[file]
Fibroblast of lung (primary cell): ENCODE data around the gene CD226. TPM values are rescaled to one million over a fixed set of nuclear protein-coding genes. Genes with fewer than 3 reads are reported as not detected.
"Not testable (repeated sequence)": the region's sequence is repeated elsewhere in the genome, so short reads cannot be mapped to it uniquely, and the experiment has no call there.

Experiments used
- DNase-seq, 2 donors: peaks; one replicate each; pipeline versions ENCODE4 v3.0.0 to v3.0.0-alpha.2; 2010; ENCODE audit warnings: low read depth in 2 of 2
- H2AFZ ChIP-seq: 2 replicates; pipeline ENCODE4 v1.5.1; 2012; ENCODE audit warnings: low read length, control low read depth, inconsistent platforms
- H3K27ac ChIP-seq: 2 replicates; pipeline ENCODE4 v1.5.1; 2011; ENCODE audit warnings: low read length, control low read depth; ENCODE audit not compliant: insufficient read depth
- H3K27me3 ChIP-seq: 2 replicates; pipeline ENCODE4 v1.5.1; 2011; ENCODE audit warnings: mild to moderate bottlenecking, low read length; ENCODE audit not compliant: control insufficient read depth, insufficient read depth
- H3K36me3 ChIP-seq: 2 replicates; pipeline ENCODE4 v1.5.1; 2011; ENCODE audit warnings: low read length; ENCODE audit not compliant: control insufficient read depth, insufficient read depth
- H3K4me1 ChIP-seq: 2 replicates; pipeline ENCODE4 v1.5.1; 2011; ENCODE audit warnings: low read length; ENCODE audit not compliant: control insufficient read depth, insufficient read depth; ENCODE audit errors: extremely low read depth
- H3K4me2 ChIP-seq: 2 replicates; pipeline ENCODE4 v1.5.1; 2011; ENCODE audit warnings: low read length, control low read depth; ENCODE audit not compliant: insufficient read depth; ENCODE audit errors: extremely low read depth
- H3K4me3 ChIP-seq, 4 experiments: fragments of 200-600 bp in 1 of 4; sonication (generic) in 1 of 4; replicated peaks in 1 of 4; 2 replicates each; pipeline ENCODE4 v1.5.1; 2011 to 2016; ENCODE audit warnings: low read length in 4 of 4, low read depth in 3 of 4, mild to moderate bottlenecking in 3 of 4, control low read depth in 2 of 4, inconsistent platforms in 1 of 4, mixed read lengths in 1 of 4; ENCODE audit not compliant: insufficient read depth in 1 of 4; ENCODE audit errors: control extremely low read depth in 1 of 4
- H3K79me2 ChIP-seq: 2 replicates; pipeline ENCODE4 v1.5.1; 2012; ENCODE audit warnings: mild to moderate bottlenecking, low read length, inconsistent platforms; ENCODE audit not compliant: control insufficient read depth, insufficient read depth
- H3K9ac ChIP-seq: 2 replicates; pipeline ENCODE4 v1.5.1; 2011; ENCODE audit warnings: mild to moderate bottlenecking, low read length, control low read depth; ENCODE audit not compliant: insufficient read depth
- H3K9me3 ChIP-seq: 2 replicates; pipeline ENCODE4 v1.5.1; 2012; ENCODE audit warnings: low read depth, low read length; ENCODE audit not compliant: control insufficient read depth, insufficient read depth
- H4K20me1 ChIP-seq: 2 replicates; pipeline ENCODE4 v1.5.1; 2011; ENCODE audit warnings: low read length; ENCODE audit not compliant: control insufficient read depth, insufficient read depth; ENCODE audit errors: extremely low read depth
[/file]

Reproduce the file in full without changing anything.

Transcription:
Fibroblast of lung (primary cell): ENCODE data around the gene CD226. TPM values are rescaled to one million over a fixed set of nuclear protein-coding genes. Genes with fewer than 3 reads are reported as not detected.
"Not testable (repeated sequence)": the region's sequence is repeated elsewhere in the genome, so short reads cannot be mapped to it uniquely, and the experiment has no call there.

Experiments used
- DNase-seq, 2 donors: peaks; one replicate each; pipeline versions ENCODE4 v3.0.0 to v3.0.0-alpha.2; 2010; ENCODE audit warnings: low read depth in 2 of 2
- H2AFZ ChIP-seq: 2 replicates; pipeline ENCODE4 v1.5.1; 2012; ENCODE audit warnings: low read length, control low read depth, inconsistent platforms
- H3K27ac ChIP-seq: 2 replicates; pipeline ENCODE4 v1.5.1; 2011; ENCODE audit warnings: low read length, control low read depth; ENCODE audit not compliant: insufficient read depth
- H3K27me3 ChIP-seq: 2 replicates; pipeline ENCODE4 v1.5.1; 2011; ENCODE audit warnings: mild to moderate bottlenecking, low read length; ENCODE audit not compliant: control insufficient read depth, insufficient read depth
- H3K36me3 ChIP-seq: 2 replicates; pipeline ENCODE4 v1.5.1; 2011; ENCODE audit warnings: low read length; ENCODE audit not compliant: control insufficient read depth, insufficient read depth
- H3K4me1 ChIP-seq: 2 replicates; pipeline ENCODE4 v1.5.1; 2011; ENCODE audit warnings: low read length; ENCODE audit not compliant: control insufficient read depth, insufficient read depth; ENCODE audit errors: extremely low read depth
- H3K4me2 ChIP-seq: 2 replicates; pipeline ENCODE4 v1.5.1; 2011; ENCODE audit warnings: low read length, control low read depth; ENCODE audit not compliant: insufficient read depth; ENCODE audit errors: extremely low read depth
- H3K4me3 ChIP-seq, 4 experiments: fragments of 200-600 bp in 1 of 4; sonication (generic) in 1 of 4; replicated peaks in 1 of 4; 2 replicates each; pipeline ENCODE4 v1.5.1; 2011 to 2016; ENCODE audit warnings: low read length in 4 of 4, low read depth in 3 of 4, mild to moderate bottlenecking in 3 of 4, control low read depth in 2 of 4, inconsistent platforms in 1 of 4, mixed read lengths in 1 of 4; ENCODE audit not compliant: insufficient read depth in 1 of 4; ENCODE audit errors: control extremely low read depth in 1 of 4
- H3K79me2 ChIP-seq: 2 replicates; pipeline ENCODE4 v1.5.1; 2012; ENCODE audit warnings: mild to moderate bottlenecking, low read length, inconsistent platforms; ENCODE audit not compliant: control insufficient read depth, insufficient read depth
- H3K9ac ChIP-seq: 2 replicates; pipeline ENCODE4 v1.5.1; 2011; ENCODE audit warnings: mild to moderate bottlenecking, low read length, control low read depth; ENCODE audit not compliant: insufficient read depth
- H3K9me3 ChIP-seq: 2 replicates; pipeline ENCODE4 v1.5.1; 2012; ENCODE audit warnings: low read depth, low read length; ENCODE audit not compliant: control insufficient read depth, insufficient read depth
- H4K20me1 ChIP-seq: 2 replicates; pipeline ENCODE4 v1.5.1; 2011; ENCODE audit warnings: low read length; ENCODE audit not compliant: control insufficient read depth, insufficient read depth; ENCODE audit errors: extremely low read depth